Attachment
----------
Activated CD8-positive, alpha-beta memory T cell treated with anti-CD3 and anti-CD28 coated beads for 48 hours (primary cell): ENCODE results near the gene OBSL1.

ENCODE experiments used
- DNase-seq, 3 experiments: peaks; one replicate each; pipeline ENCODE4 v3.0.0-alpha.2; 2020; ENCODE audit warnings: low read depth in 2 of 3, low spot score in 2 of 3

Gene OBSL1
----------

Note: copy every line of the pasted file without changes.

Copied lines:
Activated CD8-positive, alpha-beta memory T cell treated with anti-CD3 and anti-CD28 coated beads for 48 hours (primary cell): ENCODE results near the gene OBSL1.

ENCODE experiments used
- DNase-seq, 3 experiments: peaks; one replicate each; pipeline ENCODE4 v3.0.0-alpha.2; 2020; ENCODE audit warnings: low read depth in 2 of 3, low spot score in 2 of 3

Gene OBSL1